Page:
UNITED NATIONS/ABIDJAN (Reuters) - World powers voted on Monday to keep U.N. forces in Ivory Coast, defying incumbent Laurent Gbagbo’s demand they leave, and the U.N. peacekeeping chief said the troops would shoot back if fired on.
Gbagbo faces growing international pressure after European Union countries agreed to impose a travel ban on him and his entourage for failing to step down after a November 28 election the outside world says he lost.
The United States said it was also readying sanctions and repeated its call for Gbagbo to stand down. “It is time for him to go,” White House spokesman Robert Gibbs said.
Rival claimant Alassane Ouattara is backed by the United Nations, African leaders, Washington and the European Union but Gbagbo still controls the army in a power struggle that has raised fears of civil war resuming in the world’s top cocoa grower.
The U.N. Security Council unanimously adopted a resolution keeping its peacekeeping mission in place for six more months — a normal extension period. The Council urged the mission “to support, in coordination with the Ivorian authorities, the provision of security for the government and key political stakeholders.”
In a separate statement, it warned that anyone responsible for attacks on civilians or peacekeepers could be hauled before an international tribunal.
Noting violence that has already claimed over 50 lives since the contested election, the Council urged the force to fulfil a mandate to protect civilians. But it was not immediately clear that it represented the toughening of the mandate that Ouattara has called for.
Peacekeeping chief Alain Le Roy said the U.N. troops were ready to open fire in self-defence and to defend their mandate, which includes the protection of civilians.
“We have the right to open fire in the case of self-defence or in defence of the mandate,” Le Roy told Reuters in a telephone interview. “There have already been some attacks on our peacekeepers, and we had to fire back.”
Gbagbo’s government repeated demands for the force, which first arrived in Ivory Coast in 2004, to leave.
“If, against our will, it wants to keep this force on our territory, we will not cooperate with it. That means the leader of that force will not have a formal interlocutor — how are they going to work?” said Interior Minister Emile Guirieoulou.
Hours earlier, EU countries agreed to impose a travel ban on Gbagbo, his wife and 17 of his close allies.
“We expect the ban to be adopted by Wednesday and come into effect on Thursday, effective immediately,” European Commission spokeswoman Maja Kocijancic told reporters in Brussels, adding that governments were also discussing a freeze on assets.
The EU travel ban list is expected to include top security, ruling party and regular army officials as well as figures in the entourage of Gbagbo and his powerful wife Simone.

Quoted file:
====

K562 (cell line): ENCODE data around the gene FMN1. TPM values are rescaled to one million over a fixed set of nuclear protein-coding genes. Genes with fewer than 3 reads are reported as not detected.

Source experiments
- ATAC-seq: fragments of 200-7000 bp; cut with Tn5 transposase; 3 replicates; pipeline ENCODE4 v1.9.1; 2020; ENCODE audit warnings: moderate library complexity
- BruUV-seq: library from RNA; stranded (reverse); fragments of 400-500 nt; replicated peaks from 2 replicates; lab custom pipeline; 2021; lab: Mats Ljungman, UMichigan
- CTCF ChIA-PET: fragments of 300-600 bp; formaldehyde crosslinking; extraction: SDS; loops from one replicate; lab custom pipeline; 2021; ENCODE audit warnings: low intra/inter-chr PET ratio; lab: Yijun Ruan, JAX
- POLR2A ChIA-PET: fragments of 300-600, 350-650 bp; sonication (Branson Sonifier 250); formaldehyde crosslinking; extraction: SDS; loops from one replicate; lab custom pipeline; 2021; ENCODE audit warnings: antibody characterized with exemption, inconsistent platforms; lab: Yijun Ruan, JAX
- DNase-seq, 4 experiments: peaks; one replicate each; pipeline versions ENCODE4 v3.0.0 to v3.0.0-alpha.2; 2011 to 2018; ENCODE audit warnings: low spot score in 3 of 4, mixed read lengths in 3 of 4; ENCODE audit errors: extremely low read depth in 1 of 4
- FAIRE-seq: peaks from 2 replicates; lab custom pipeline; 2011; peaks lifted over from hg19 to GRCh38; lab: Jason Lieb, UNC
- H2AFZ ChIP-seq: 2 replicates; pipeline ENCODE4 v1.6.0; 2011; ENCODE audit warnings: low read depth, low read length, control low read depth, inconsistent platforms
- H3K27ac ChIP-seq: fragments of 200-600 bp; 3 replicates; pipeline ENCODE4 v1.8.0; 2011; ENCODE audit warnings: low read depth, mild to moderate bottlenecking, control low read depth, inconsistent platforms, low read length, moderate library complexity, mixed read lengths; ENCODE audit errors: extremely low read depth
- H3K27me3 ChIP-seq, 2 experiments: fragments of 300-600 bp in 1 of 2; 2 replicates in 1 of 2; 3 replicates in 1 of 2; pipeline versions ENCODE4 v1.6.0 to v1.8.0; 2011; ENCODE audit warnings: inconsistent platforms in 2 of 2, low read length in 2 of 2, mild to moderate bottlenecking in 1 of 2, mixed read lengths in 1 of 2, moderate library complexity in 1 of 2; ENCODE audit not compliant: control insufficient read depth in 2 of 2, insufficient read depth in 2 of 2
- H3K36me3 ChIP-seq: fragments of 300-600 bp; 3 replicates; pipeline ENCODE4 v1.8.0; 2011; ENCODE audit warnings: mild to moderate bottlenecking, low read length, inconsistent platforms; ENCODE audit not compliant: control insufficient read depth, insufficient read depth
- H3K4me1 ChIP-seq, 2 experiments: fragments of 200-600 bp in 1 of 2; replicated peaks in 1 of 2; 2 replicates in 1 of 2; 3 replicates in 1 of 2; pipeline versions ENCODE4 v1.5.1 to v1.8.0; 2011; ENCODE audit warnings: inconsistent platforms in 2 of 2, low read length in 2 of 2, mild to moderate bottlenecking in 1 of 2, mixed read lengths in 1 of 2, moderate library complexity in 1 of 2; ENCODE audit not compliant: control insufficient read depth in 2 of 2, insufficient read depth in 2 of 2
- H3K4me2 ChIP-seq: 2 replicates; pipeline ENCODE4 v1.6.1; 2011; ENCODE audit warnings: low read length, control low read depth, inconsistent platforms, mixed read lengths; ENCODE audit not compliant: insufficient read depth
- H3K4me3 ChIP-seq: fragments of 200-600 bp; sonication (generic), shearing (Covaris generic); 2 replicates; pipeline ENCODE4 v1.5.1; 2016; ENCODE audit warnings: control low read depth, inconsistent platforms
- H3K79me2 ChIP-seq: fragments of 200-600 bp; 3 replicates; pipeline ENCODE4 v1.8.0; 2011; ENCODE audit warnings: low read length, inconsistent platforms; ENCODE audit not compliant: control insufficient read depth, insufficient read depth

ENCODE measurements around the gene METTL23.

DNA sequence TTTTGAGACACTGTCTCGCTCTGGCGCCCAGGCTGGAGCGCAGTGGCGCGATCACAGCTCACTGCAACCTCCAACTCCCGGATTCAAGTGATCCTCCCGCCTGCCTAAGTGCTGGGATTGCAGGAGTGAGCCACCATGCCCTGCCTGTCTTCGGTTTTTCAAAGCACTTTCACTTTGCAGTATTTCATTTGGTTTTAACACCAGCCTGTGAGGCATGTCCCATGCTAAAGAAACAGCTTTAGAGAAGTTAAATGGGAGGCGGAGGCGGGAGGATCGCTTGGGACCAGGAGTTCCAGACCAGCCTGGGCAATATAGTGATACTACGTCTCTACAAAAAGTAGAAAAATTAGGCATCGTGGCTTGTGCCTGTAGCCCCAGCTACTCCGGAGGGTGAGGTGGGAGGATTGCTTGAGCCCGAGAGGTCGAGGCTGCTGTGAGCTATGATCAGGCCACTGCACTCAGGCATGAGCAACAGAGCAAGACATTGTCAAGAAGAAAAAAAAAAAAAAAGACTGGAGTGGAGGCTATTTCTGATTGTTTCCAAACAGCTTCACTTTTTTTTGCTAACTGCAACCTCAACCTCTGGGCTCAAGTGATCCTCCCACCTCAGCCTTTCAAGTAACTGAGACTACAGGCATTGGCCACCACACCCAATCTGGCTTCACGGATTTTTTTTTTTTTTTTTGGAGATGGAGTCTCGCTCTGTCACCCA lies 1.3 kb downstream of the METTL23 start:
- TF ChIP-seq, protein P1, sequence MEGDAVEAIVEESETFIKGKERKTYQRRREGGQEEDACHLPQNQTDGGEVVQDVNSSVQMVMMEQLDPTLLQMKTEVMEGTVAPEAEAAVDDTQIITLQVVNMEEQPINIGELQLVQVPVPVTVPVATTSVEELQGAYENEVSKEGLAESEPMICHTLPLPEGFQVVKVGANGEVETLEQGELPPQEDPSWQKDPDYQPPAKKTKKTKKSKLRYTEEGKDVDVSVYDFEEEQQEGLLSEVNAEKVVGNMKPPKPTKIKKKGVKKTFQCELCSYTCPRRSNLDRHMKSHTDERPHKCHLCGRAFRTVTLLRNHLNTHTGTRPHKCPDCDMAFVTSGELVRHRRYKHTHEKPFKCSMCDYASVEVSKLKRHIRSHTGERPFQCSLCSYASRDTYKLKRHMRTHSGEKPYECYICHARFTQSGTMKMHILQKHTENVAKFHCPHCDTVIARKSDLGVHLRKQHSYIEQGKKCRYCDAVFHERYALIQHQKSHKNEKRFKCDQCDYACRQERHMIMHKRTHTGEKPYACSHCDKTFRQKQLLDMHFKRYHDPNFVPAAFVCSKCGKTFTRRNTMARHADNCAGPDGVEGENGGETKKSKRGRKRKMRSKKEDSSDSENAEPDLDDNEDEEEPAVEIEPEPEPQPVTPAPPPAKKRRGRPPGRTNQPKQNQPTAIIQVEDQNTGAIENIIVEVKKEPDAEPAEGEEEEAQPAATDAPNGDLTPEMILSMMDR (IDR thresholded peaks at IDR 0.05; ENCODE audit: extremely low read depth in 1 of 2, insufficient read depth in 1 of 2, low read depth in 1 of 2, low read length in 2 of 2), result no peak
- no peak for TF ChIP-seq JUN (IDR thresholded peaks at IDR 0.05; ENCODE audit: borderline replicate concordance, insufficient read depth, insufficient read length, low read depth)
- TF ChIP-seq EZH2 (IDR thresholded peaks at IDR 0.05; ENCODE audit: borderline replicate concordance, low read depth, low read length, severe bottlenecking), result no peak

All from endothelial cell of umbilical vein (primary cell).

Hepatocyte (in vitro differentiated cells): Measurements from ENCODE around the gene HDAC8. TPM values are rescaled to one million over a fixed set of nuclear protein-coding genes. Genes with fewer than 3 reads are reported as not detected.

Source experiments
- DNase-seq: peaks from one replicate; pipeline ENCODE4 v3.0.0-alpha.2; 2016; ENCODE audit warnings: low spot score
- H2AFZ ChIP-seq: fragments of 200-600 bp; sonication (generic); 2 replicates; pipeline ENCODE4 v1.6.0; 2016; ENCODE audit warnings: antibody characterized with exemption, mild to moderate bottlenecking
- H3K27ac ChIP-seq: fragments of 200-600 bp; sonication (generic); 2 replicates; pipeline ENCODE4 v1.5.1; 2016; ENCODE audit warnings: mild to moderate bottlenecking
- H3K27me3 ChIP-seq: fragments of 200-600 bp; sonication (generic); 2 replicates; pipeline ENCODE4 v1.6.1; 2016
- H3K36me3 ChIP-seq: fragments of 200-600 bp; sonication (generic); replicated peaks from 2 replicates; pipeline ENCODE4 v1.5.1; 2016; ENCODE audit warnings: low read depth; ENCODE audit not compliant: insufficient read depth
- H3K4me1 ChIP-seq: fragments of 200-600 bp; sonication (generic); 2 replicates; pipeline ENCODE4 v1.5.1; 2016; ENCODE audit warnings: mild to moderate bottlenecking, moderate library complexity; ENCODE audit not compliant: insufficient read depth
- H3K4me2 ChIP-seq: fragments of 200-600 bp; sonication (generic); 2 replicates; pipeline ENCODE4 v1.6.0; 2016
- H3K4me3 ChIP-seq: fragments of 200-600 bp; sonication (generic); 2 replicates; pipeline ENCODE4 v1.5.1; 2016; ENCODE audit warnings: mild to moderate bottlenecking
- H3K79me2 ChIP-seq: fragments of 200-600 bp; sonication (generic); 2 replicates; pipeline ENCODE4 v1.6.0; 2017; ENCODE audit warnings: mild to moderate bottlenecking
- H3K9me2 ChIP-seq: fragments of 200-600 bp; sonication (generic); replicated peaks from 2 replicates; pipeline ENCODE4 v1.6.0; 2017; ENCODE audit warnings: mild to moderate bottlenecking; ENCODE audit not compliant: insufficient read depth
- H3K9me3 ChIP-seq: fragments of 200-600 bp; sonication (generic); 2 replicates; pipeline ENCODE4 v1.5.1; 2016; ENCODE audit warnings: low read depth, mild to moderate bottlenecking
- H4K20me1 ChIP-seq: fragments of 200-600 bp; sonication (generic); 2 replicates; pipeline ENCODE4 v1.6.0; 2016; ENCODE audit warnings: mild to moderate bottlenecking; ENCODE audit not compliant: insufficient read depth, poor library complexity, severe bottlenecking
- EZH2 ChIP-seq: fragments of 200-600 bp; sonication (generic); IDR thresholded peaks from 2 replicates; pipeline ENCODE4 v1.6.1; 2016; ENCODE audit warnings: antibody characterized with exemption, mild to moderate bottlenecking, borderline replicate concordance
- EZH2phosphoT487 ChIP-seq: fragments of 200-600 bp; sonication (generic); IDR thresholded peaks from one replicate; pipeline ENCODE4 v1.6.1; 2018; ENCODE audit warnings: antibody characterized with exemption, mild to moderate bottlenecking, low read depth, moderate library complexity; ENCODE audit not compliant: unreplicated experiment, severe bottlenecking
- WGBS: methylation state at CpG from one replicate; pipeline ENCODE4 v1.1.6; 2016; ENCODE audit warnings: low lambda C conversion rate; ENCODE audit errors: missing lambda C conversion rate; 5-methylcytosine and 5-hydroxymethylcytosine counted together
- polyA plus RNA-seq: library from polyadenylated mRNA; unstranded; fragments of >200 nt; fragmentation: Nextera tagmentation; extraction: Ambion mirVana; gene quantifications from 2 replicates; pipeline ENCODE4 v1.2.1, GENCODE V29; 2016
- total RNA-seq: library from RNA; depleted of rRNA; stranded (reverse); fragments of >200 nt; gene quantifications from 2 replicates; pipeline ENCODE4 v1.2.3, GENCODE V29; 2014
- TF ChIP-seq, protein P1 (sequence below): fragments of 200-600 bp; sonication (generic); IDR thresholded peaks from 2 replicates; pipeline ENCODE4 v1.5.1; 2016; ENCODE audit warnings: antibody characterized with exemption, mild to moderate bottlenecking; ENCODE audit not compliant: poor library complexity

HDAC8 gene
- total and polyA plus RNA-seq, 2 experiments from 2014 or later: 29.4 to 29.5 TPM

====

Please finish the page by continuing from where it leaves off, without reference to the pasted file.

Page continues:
“I don’t think this will advance things. It just shows that those behind them haven’t got much room for manoeuvre,” Gbagbo aide Pascal Affi N’Guessan said of the sanctions.
Guirieoulou said of the sanctions: “They make us smile.”
Tensions in Ivory Coast have pushed cocoa futures to four-month highs in recent weeks on market fears of disruption to supplies. So far, beans have been getting through to port but there have been delays in registering them for export.
Intended to heal scars in a country ripped apart by a 2002-2003 civil war, the election has only accentuated the divide between the Gbagbo-held south and rebel-held north.
Ouattara’s eight-point poll victory was overturned on grounds of alleged fraud by the Constitutional Council, a top legal body led by a staunch Gbagbo ally.
U.N. mission chief Y.J. Choi accused Gbagbo’s camp of a media campaign inciting violence against U.N. staff and said “armed young men” had harassed some at their homes.
But he said the mission, known as UNOCI, would not be deterred. “We remember one of Winston Churchill’s maxims: ‘If you are going through hell, just keep going’,” he said.
U.N. High Commissioner for Human Rights Navi Pillay cited on Sunday evidence of “massive” violations in Ivory Coast, saying over 50 people had been killed in the previous three days and hundreds abducted from their homes by armed men.
Outside the U.N. headquarters, Ouattara supporters said they had been attacked overnight and begged for medical care.
“Masked men attacked us last night,” said Salif Kone, 57, a taxi driver who escaped a raid on his Abidjan neighbourhood. “They fired tear gas and bullets. Many were wounded.”
Gbagbo’s government has denied using excessive force to put down protests last week and says some protesters were armed.
Around 5,000 Ivorians have already fled to neighbouring countries such as Liberia and Guinea, and the U.N. High Commissioner for Refugees has said it is making contingency plans for a possible greater exodus.
Additional reporting by Brussels bureau, Alister Bull in Washington and Louis Charbonneau at the United Nations; Writing by Mark John and Patrick Worsnip; Editing by Philip Barbara